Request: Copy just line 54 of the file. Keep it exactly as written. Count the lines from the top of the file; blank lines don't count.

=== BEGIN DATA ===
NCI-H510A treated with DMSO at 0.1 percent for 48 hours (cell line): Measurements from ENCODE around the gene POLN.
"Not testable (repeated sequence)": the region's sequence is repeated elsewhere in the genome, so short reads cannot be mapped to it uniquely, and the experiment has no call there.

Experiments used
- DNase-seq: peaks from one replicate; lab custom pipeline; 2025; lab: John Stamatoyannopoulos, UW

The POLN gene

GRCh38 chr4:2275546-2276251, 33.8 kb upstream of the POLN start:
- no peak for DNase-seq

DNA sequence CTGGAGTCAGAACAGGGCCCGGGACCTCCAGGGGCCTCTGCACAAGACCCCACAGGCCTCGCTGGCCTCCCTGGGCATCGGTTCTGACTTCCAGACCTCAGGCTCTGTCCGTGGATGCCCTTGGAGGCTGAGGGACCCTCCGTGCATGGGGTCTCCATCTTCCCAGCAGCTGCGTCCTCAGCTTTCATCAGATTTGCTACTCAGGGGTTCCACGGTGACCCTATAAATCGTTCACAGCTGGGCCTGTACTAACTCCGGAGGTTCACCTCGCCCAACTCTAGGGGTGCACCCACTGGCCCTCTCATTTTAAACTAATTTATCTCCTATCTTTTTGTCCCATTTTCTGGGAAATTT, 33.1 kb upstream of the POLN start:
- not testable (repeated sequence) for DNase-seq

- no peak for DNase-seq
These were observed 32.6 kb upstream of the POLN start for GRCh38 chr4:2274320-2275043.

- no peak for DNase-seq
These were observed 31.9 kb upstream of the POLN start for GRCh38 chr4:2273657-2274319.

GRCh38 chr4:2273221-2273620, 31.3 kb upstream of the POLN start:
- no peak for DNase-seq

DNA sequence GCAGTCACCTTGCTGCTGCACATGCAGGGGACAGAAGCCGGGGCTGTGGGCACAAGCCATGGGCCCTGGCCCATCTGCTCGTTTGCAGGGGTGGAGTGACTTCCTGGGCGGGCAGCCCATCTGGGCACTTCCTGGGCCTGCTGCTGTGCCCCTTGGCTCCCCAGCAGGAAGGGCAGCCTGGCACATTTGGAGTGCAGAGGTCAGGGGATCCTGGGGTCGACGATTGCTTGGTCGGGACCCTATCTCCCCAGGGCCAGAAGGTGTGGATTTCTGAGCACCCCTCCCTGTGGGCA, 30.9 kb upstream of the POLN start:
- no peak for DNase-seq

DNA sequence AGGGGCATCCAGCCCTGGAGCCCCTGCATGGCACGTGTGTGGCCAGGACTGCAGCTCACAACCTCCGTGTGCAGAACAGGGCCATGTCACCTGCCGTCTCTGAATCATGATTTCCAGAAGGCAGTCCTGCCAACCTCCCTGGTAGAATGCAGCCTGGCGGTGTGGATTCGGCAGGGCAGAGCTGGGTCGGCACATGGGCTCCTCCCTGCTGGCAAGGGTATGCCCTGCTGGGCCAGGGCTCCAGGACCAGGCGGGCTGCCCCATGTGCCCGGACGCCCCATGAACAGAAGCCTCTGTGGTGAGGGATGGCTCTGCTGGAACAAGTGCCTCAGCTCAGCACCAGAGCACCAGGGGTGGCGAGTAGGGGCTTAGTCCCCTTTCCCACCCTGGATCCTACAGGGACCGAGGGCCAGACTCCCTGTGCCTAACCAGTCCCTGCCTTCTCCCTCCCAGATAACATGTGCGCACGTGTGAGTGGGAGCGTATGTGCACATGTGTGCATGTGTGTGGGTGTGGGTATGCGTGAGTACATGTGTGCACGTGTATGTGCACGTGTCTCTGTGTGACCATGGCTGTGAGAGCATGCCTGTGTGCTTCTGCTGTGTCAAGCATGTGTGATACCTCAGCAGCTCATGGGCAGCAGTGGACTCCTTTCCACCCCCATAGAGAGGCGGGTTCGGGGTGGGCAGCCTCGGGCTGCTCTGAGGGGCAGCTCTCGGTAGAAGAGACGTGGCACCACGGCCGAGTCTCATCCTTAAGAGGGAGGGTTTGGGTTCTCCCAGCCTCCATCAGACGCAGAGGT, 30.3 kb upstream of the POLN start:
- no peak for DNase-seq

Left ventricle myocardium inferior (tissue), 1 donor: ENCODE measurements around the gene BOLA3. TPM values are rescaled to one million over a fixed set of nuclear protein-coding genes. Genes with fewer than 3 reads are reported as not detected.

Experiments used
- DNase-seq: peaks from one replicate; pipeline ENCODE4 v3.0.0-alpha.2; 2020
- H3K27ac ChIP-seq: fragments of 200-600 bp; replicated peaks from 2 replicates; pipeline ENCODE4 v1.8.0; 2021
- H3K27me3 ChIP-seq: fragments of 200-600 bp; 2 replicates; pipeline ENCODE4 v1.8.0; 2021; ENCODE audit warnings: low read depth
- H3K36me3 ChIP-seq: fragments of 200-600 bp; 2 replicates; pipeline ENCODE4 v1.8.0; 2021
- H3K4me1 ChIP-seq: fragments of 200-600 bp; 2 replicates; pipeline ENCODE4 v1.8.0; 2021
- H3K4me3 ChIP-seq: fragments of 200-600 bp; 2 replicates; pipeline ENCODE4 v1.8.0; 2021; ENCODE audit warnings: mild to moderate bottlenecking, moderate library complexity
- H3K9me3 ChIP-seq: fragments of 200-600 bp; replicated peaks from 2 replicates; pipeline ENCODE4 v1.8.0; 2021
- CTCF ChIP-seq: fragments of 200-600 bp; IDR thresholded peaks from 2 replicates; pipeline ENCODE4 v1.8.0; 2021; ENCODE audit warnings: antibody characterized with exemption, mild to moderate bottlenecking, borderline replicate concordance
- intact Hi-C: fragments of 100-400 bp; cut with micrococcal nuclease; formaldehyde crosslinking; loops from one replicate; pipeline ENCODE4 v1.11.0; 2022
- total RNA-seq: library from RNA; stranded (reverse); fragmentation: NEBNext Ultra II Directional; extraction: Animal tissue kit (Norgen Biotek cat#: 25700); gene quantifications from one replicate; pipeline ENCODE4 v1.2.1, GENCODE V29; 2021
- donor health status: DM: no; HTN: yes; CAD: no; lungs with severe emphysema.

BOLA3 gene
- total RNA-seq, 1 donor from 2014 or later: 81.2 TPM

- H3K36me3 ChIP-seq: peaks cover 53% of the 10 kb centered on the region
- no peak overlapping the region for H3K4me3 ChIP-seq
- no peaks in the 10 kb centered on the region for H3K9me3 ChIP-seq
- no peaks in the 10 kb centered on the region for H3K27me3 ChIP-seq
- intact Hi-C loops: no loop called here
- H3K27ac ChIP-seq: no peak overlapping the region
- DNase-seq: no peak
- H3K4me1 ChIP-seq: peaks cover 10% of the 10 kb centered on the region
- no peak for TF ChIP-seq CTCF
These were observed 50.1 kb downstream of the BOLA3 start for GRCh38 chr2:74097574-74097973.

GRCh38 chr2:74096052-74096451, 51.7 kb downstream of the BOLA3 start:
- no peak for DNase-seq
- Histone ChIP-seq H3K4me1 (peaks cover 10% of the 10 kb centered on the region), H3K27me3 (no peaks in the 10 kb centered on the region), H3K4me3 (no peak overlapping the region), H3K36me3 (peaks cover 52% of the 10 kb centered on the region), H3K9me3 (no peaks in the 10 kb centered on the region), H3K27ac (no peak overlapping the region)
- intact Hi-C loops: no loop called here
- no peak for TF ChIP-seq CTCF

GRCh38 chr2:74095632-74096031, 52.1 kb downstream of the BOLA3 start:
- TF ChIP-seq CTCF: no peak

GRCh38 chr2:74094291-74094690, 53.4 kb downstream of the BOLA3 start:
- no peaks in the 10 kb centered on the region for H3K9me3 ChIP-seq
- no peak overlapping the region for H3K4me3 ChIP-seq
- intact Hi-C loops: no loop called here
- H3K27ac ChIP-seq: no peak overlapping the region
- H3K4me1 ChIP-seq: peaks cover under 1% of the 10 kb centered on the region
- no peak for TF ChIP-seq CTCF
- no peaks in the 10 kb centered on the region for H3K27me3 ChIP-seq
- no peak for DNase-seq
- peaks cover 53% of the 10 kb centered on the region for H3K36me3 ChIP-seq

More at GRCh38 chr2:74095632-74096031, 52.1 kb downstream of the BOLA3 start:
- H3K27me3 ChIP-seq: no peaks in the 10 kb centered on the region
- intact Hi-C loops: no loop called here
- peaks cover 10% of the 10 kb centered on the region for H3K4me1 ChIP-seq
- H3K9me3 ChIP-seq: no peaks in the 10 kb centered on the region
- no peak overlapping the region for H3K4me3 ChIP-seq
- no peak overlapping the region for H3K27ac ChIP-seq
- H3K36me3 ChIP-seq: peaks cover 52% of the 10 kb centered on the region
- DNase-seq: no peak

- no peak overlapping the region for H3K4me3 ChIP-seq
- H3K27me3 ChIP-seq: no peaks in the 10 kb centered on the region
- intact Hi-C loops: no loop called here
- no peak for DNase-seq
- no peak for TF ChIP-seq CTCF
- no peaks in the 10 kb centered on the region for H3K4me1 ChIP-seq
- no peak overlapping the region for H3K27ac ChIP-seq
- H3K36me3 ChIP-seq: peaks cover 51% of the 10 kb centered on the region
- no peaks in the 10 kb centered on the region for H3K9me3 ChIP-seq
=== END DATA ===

- no peak overlapping the region for H3K4me3 ChIP-seq